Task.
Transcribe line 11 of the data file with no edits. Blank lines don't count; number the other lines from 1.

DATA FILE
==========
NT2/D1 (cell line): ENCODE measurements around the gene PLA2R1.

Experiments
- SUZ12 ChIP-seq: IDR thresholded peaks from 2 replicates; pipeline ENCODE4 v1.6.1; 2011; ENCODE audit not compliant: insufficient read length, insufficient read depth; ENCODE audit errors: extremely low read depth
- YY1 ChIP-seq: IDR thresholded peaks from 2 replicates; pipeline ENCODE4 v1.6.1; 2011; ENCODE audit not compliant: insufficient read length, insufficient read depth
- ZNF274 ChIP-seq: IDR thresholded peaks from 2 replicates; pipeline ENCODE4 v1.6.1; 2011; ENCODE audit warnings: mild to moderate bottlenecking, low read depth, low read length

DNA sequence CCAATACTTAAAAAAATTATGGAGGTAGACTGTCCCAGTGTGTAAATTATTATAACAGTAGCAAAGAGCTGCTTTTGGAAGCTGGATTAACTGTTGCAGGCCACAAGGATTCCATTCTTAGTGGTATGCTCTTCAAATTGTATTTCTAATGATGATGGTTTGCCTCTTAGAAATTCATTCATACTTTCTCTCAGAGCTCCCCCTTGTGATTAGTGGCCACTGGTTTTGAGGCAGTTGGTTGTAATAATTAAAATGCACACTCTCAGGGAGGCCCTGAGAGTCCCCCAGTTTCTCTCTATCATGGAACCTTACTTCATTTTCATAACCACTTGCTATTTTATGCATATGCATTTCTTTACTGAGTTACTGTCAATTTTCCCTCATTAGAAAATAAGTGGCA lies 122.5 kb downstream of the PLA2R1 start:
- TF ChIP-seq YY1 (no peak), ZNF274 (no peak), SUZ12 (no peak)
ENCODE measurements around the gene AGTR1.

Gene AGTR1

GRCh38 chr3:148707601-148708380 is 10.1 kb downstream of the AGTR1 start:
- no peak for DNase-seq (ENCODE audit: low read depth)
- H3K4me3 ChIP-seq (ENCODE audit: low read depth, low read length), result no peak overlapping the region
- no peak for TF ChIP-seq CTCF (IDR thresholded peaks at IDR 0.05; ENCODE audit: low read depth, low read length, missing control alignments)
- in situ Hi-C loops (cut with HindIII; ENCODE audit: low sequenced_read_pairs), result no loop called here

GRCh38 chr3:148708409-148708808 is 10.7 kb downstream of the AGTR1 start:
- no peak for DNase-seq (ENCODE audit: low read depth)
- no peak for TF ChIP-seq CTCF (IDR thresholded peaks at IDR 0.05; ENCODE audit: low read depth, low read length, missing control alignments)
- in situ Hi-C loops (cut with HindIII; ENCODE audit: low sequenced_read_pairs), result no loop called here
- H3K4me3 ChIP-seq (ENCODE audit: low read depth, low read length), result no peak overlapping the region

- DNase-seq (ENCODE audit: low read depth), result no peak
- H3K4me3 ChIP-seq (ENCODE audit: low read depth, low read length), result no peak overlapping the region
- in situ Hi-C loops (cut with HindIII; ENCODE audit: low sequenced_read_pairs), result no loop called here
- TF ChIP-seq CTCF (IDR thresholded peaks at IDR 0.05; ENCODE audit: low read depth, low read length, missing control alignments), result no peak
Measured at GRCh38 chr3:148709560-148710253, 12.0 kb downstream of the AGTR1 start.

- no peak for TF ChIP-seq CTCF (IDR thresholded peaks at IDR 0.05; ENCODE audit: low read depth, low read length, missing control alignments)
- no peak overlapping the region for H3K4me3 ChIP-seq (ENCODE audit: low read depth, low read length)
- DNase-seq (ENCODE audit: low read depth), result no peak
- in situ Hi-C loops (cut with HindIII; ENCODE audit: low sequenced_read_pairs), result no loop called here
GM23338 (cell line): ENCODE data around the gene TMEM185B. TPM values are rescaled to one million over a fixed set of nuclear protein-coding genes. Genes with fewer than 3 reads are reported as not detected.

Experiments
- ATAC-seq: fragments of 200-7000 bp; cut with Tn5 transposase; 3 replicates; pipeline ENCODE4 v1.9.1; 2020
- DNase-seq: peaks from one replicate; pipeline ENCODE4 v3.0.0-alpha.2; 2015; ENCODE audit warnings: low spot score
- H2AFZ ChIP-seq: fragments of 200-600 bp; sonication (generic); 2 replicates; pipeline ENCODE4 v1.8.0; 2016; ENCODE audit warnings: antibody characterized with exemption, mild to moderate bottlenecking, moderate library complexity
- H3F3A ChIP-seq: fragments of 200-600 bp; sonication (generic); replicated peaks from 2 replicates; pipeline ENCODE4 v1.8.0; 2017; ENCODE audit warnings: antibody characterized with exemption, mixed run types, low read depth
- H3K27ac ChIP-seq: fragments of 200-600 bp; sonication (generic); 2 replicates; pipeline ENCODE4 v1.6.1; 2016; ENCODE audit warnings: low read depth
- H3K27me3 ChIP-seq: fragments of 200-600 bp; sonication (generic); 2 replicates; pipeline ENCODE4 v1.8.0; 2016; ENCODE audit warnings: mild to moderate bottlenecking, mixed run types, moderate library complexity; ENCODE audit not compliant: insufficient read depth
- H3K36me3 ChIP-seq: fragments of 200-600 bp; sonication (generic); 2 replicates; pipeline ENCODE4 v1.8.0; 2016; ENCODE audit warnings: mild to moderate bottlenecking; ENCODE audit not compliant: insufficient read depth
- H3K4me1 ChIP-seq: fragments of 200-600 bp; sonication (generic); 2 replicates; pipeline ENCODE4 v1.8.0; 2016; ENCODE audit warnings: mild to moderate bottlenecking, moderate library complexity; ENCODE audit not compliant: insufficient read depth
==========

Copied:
- no peak for DNase-seq (ENCODE audit: low read depth)